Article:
Asia’s Growing PE Appeal

An aggressive push into Asian markets is key to KKR’s global expansion strategy.

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Joseph Bae has been busy since landing in Hong Kong in 2005. Not only did he launch Kohlberg Kravis Roberts & Co.’s operations in Asia, he also built the team from two executives in Hong Kong to 92 in six offices across the region. Despite the global economic slump, private equity firms like KKR are pushing to expand across Asia. Chief among their target markets is China, where some are establishing yuan-denominated funds with local partners.

Today, 22 percent of private equity funds raising money have Asia-Pacific as their primary focus, up from 9 percent in 2008, according to research firm Preqin. Asia now rivals Europe for investor dollars, with the latter accounting for 23 percent of fundraising in 2011, says Preqin.

KKR’s Bae manages the $4 billion KKR Asian Fund and the $1 billion KKR China Growth Fund. In total, he’s helped the buyout firm to invest or commit to invest a total of $4.5 billion in 22 companies, nearly one third of the 74 portfolio companies KKR currently has stakes in around the globe.

“The Asia-Pacific region is the fastest-growing part of KKR’s private equity business,” says Bae, the managing partner for Asia, who joined the firm in 1996 and previously worked for Goldman Sachs as a banker in principal investing. “KKR sees opportunities in much of Asia for the foreseeable future. There are compelling domestic consumption plays in many Asian markets.”

With some 70 percent of KKR’s $4 billion Asian Fund already committed, the firm expects to begin the marketing process for its successor soon. Bae refuses to say how much KKR expects to raise for its second Asian fund, but sources who asked not to be identified say the firm is in the process of raising as much as $6 billion in 2012 for Asian investments.

Despite having billions of dollars focused on Asia, KKR is playing an aggressive game of catch-up in the region. Carlyle Group has more than $10 billion in funds invested in some 100 companies since opening in Asia a decade ago. In 2010, Carlyle established a yuan fund with Shanghai’s Fosun Group, with each partner contributing the equivalent of $50 million to the Fosun-Carlyle (Shanghai) Equity Investment Fund. In addition, Carlyle and the city of Beijing have set up the Beijing Carlyle Investment Center limited partnership, with the target of raising 5 billion yuan. “Asia is one of the most attractive destinations for investment,” says Carlyle Group managing director Wayne Tsou, who heads Carlyle Asia Growth Partners.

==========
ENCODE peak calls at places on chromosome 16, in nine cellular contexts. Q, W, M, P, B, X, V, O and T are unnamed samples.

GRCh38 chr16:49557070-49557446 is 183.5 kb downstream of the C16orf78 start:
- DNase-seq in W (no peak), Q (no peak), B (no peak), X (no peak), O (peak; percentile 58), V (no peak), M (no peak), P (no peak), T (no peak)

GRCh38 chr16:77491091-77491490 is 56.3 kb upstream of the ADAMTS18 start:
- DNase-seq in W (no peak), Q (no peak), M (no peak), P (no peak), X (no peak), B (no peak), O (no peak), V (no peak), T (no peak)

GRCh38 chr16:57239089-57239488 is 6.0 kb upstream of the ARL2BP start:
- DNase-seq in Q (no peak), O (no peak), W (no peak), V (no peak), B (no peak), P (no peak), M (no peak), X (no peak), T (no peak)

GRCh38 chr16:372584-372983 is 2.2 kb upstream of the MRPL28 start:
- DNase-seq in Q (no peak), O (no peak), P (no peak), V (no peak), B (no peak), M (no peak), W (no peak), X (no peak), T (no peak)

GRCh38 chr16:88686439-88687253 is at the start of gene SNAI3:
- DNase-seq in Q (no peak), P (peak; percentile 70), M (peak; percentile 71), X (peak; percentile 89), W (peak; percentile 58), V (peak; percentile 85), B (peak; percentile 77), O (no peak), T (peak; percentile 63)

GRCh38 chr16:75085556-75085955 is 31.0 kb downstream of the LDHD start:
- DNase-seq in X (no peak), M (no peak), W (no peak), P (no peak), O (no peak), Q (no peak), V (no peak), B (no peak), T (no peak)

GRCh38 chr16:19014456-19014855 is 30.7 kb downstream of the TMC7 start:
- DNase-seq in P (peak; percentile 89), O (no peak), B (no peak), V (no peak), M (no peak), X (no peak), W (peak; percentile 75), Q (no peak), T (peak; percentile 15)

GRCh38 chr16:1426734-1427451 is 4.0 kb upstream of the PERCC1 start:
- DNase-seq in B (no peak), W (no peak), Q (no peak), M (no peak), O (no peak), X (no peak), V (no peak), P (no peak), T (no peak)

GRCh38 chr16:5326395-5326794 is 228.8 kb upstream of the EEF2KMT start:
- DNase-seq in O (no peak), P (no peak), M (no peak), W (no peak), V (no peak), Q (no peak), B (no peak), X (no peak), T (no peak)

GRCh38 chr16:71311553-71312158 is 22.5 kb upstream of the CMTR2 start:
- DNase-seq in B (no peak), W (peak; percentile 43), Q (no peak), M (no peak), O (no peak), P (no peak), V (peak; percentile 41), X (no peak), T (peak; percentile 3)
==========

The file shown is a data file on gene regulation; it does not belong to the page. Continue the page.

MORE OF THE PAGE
Since 1994, Texas-based TPG Capital has launched five funds totaling more than $6.6 billion and invested in 57 companies. TPG is in the process of raising two 5 billion-yuan funds, both in partnership with municipal investment companies for the cities of Shanghai and Chongqing.

Although KKR won’t comment, sources say it’s looking for a partner with which it can launch yuan funds. So far, KKR has invested in sectors that include retail, logistics, telecommunications and manufacturing. In mid-December, KKR China Growth Fund announced it was investing $60 million in China Outfitters, a leading menswear retailer. Bae cites Oriental Brewery Co., South Korea’s second-largest beer producer, as an example of KKR’s Asia investment strategy. Since KKR and Affinity Equity Partners acquired the brewery for $1.8 billion in 2009, it has grown its market share by 1.8 percentage points, to 42 percent, and its volume by 4.4 percent.

KKR’s strategy is to take stakes in market-leading companies and expand the businesses into new markets. “KKR sees increasing growth opportunities in Southeast Asia, where we can partner with successful entrepreneurs who want to grow their businesses,” Bae says. “This is especially true for developed markets such as Japan.”

Asian equity capital markets were hit by global volatility in 2011, with issuers raising $172.6 billion in the first three quarters, down 31 percent from the same period in 2010, according to research firm Dealogic. China has been a challenge for Western investors: The environment is opaque, and until ten years ago the entrepreneurial pool was small. The government set up policies making it more difficult to invest with just U.S. dollars, requiring investments in yuan, which are difficult to obtain because of exchange controls. Many firms are looking for local partners to raise renminbi funds. The Asian financial crisis of 1997–'98 discouraged some investors, but like KKR, they’re returning. The prospects of higher regional growth in Asia relative to the rest of the world mean there will be plenty of exit opportunities for private equity investors.

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